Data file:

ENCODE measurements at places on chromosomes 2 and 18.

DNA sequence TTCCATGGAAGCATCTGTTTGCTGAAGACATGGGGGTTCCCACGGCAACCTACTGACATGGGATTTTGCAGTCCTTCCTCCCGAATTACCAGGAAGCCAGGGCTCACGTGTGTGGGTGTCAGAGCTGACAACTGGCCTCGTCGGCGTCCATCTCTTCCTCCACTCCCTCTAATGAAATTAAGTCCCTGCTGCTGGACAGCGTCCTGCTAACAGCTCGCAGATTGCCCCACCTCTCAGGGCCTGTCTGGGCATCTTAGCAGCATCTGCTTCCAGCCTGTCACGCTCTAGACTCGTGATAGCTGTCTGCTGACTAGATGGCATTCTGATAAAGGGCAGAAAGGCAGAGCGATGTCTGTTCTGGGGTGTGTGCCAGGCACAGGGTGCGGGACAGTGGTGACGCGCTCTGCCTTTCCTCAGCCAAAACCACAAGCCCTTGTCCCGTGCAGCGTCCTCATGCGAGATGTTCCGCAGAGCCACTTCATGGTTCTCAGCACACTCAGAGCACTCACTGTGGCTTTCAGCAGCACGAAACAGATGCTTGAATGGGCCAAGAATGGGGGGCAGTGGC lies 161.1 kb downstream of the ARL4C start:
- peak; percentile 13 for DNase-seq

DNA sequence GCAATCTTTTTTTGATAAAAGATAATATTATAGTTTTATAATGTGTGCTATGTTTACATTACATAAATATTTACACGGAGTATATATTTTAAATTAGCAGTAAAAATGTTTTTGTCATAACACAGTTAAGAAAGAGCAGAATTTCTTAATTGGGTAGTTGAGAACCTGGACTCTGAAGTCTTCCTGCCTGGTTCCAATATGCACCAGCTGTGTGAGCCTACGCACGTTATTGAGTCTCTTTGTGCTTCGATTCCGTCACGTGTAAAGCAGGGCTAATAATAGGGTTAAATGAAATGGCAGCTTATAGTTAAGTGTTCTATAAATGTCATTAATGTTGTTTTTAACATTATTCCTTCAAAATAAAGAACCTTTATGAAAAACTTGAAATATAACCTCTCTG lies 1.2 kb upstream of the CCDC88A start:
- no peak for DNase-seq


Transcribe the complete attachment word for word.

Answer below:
ENCODE measurements at places on chromosomes 2 and 18.

DNA sequence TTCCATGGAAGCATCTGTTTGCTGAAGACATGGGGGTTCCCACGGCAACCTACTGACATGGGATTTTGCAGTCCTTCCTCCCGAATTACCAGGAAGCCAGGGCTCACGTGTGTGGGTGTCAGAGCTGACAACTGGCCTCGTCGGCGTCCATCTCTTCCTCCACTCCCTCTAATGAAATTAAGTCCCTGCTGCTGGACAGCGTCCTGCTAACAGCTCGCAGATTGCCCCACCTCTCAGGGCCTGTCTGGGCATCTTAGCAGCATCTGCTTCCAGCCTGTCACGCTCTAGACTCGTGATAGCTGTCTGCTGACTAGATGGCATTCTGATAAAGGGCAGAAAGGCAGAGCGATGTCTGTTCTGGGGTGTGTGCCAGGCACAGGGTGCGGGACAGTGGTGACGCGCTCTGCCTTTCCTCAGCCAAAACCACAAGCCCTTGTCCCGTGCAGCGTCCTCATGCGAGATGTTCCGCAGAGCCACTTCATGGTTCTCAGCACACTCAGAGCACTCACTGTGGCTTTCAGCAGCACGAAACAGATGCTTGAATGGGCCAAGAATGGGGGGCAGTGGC lies 161.1 kb downstream of the ARL4C start:
- peak; percentile 13 for DNase-seq

DNA sequence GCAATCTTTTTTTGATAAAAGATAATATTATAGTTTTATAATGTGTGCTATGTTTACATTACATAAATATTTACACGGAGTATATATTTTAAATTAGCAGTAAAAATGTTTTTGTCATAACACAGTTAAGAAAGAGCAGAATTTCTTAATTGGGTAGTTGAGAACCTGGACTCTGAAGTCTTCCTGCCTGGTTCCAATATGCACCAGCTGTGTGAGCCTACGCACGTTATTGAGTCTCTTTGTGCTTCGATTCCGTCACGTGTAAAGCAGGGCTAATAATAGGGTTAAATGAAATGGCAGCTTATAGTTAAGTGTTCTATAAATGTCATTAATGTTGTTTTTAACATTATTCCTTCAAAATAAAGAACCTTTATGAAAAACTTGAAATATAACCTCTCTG lies 1.2 kb upstream of the CCDC88A start:
- no peak for DNase-seq